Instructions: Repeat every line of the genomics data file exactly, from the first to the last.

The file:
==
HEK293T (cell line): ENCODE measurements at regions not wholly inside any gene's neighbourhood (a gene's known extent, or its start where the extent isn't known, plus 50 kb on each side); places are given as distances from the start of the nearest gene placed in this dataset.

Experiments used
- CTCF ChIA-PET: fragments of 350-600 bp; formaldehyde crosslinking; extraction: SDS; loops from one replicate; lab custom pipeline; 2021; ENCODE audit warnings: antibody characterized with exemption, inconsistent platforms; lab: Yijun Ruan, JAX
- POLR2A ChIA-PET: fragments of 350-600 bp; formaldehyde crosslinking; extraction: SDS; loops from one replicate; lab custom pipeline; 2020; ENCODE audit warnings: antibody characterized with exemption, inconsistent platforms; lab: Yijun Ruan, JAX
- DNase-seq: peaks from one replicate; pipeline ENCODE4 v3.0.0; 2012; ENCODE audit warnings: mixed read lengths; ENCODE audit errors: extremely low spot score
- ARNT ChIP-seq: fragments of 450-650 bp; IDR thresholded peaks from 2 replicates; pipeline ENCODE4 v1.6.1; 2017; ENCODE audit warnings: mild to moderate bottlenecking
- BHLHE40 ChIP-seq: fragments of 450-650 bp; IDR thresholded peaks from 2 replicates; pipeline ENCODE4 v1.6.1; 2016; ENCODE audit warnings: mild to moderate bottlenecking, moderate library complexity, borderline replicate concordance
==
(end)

HEK293T (cell line): ENCODE measurements at regions not wholly inside any gene's neighbourhood (a gene's known extent, or its start where the extent isn't known, plus 50 kb on each side); places are given as distances from the start of the nearest gene placed in this dataset.

Experiments used
- CTCF ChIA-PET: fragments of 350-600 bp; formaldehyde crosslinking; extraction: SDS; loops from one replicate; lab custom pipeline; 2021; ENCODE audit warnings: antibody characterized with exemption, inconsistent platforms; lab: Yijun Ruan, JAX
- POLR2A ChIA-PET: fragments of 350-600 bp; formaldehyde crosslinking; extraction: SDS; loops from one replicate; lab custom pipeline; 2020; ENCODE audit warnings: antibody characterized with exemption, inconsistent platforms; lab: Yijun Ruan, JAX
- DNase-seq: peaks from one replicate; pipeline ENCODE4 v3.0.0; 2012; ENCODE audit warnings: mixed read lengths; ENCODE audit errors: extremely low spot score
- ARNT ChIP-seq: fragments of 450-650 bp; IDR thresholded peaks from 2 replicates; pipeline ENCODE4 v1.6.1; 2017; ENCODE audit warnings: mild to moderate bottlenecking
- BHLHE40 ChIP-seq: fragments of 450-650 bp; IDR thresholded peaks from 2 replicates; pipeline ENCODE4 v1.6.1; 2016; ENCODE audit warnings: mild to moderate bottlenecking, moderate library complexity, borderline replicate concordance